Adding SOLE to your pet’s diet

Man of La Muncha and I are currently “owned” by a small tortoiseshell cat, Ms. Teeth and Claws.  Ms. Claws is our third cat; previous cats included a pretty black and white girl and a large Maine coon cat.  We have loved all our cats, and have always fed them “good” pet foods, figuring that while they cost more, the cats will be healthier and better fed than if we bought bargain-basement cat food.  And while our cats have primarily subsisted on kibble, we have bought the occasional can of wet food as a special treat or, upon occasion, as a bribe.

The recent massive recall of pet foods produced by Menu Foods has increased awareness in the public with regards to the production of pet food (if you want to find out what has been recalled, a good starting point is itchmo!).  Even the supposedly good pet foods such as IAMS, Science Diet, and Nutro were affected by the recall, making us realize that there are no significant controls around what goes into pet food, and what we in turn are feeding to our animals.  What goes into the vast majority of pet food, apparently, is the non-human food grade scraps–the offal from the slaughterhouse floor, road kill, anything that ends up going to a rendering plant.  If your pet food lists “hydrolyzed” protein (i.e., hydrolyzed chicken, hydrolyzed beef) or protein “meal”, it is not high-quality protein and has likely come from a rendering plant.  Brands like IAMs or Science Diet cost more than a store brand because of niche marketing, not because their food is any different in form or content from the store brands.

So what is an Ethicurean to do?  Is it possible to feed cats (and dogs) in a SOLE manner?Currently, Ms. Claws eats Wysong kibble, which, while not organic, has the advantage of being made of human-grade materials.  Wysong does all their own manufacturing and has not been impacted by the recall; they appear to be a company that is trying to make a difference.  But they’re certainly not local, and they do not claim to locally source the ingredients for their products.  So if we were to move Ms. Claws to a more sustainable diet, we would have to find another way to feed her.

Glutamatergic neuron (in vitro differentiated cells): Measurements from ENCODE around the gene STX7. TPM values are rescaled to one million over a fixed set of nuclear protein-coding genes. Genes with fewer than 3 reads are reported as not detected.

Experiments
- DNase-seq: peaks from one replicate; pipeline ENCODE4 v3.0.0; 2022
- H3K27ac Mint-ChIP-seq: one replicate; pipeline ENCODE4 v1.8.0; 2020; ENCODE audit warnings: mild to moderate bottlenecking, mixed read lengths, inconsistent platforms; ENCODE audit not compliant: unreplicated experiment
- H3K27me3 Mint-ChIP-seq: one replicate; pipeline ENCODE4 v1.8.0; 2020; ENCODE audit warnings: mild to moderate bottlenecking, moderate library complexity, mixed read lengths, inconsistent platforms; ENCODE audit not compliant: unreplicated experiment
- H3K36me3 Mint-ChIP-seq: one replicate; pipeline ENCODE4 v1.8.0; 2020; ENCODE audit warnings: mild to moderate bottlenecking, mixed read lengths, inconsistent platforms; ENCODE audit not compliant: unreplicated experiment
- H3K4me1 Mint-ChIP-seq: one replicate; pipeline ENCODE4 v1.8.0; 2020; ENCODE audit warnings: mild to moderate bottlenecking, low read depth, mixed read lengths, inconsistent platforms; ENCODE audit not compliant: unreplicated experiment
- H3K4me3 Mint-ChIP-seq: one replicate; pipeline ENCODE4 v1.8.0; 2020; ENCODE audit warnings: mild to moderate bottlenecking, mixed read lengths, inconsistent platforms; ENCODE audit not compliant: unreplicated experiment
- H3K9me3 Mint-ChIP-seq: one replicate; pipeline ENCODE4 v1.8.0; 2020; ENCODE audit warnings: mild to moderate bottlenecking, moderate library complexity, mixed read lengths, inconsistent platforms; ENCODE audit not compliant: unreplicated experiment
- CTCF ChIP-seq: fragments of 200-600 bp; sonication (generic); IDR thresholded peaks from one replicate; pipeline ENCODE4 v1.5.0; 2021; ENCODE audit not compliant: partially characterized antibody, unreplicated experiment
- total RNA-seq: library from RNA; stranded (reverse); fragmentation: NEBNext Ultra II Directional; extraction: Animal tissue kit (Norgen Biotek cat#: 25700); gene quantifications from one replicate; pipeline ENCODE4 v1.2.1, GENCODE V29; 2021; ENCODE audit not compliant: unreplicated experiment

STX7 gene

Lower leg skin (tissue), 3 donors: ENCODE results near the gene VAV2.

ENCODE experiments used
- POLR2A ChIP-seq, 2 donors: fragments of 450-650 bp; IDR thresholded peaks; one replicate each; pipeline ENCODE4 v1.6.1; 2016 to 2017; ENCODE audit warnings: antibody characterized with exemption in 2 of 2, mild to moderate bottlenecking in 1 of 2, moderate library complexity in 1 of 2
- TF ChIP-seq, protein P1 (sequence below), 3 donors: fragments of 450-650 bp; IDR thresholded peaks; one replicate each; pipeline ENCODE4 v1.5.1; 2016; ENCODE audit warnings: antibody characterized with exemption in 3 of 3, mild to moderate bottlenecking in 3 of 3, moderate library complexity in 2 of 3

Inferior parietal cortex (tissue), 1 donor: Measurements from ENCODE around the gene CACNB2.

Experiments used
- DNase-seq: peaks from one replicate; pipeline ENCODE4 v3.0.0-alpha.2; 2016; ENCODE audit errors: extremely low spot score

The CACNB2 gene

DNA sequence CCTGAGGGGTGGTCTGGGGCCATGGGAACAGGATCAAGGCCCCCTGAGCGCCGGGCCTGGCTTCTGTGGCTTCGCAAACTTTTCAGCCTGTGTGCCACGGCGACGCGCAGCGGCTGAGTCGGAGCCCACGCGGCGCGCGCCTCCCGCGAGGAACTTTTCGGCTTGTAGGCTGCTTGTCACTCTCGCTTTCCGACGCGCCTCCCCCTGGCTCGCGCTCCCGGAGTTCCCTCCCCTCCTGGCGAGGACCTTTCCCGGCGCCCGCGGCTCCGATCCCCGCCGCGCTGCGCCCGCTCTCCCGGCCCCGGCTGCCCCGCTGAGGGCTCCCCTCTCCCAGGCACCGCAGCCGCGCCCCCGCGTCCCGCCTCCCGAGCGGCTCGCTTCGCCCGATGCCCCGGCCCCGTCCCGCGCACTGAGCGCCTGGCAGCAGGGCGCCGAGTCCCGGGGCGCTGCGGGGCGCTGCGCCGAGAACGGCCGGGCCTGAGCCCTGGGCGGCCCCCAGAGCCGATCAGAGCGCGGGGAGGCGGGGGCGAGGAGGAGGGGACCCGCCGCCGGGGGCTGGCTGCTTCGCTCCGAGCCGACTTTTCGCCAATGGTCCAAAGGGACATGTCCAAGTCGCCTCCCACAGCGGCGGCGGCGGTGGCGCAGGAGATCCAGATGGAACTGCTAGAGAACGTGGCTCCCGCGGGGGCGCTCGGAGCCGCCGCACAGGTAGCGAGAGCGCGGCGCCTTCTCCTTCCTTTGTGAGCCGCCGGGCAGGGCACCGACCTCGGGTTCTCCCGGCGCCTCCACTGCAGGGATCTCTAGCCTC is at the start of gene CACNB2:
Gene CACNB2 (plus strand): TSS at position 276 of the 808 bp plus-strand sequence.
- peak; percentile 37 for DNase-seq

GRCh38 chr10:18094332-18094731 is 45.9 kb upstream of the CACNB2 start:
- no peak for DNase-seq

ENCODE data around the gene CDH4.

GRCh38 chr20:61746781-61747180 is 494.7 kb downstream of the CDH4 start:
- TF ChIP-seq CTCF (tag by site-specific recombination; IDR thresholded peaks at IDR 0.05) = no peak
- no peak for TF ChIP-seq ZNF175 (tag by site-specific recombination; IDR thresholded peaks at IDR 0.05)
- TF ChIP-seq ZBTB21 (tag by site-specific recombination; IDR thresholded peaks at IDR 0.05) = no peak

One option would be to make her food ourselves.  The book The New Natural Cat by Anitra Frazier is a tremendous resource for cat owners who are willing to go out of their way to maintain the health and happiness of their pets.  In addition to information on grooming, spaying and neutering, litterbox habits, and management of chronic health conditions, Ms. Frazier includes a full section on diet, including a recipe for home-made cat food.  Her recommended diet is as follows:

Cat Diet (Courtesy of The New Natural Cat)

60% Protein.  Use raw ground chuck, raw organic chicken, raw organic egg yolks, cooked egg white, tofu (though only in small amounts–taurine, a critical amino acid for cats, is present only in meat), or cooked chicken, turkey, lamb, or beef.  No cooked poultry bones should be used.

20% Vegetable.  Use finely grated raw zucchini or carrot, finely chopped alfalfa sprouts, steamed broccoli, carrots, or corn, baked winter squash, yam, or sweet potato.

20% Grain.  Use soaked oat bran, cooked barley, millet, oat flakes, brown rice, teff, quinoa, amaranth, sweet corn, or mashed potato.

Vita Mineral Mix (to supplement daily).  1.5 cups yeast powder, a quarter cup kelp powder, 1 cup lecithin granules, 2 cups wheat bran, and 2 cups calcium lactate or calcium gluconate.